“As it stands, the MCB has created bewilderment within the Muslim community. MCB’s credibility is drawn from its representative power. If the organisation continues upon the path it has etched itself, it will risk losing the respect and the support of its affiliates.”
A study published in the Journal of Neuroscience some years ago provided insight into learning and in particular, learning from one’s mistakes. The study found that good learners demonstrated greater neural activity and would use feedback not only to check their past performance, but also to adjust their next performance accordingly.
From an Islamic perspective, of course, this not exactly a ground-breaking discovery. The Qur’an encourages believers to take stock of history in an admonitory fashion:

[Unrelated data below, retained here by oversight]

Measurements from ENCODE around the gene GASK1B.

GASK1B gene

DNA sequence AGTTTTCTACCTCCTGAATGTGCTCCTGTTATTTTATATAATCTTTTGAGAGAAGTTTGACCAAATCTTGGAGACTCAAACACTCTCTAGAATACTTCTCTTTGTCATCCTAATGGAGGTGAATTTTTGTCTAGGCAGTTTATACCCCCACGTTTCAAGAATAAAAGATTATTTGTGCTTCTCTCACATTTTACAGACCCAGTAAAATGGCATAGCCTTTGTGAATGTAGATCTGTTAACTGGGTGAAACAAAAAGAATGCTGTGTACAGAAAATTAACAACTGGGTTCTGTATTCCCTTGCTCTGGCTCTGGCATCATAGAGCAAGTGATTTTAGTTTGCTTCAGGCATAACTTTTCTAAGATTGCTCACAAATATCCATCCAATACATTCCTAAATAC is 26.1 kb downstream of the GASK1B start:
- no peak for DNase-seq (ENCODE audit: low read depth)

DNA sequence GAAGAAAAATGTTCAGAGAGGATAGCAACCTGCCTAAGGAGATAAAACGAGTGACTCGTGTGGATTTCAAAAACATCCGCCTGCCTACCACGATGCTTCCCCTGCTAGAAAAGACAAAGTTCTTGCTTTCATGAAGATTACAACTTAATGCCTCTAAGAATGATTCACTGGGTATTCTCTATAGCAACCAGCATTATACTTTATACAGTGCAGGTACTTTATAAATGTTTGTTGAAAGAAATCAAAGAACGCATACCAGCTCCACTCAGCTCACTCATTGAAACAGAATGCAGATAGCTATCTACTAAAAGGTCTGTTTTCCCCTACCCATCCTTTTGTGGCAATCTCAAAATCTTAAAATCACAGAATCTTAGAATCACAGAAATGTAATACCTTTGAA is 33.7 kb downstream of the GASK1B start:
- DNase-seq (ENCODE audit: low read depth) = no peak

“Has the news of those before you not reached you – the nation of Nuh, Aad, and Thamud?”
Well before Foucault was exploring the concept of the “technologies of the self”, Islam had encouraged individual spiritual accountability by pondering over one’s deeds and actions. Reflection is key to forging ahead in a manner where mistakes are not repeated. It contextualises the succinct narration of the Prophet, peace be upon, found in Bukhari,
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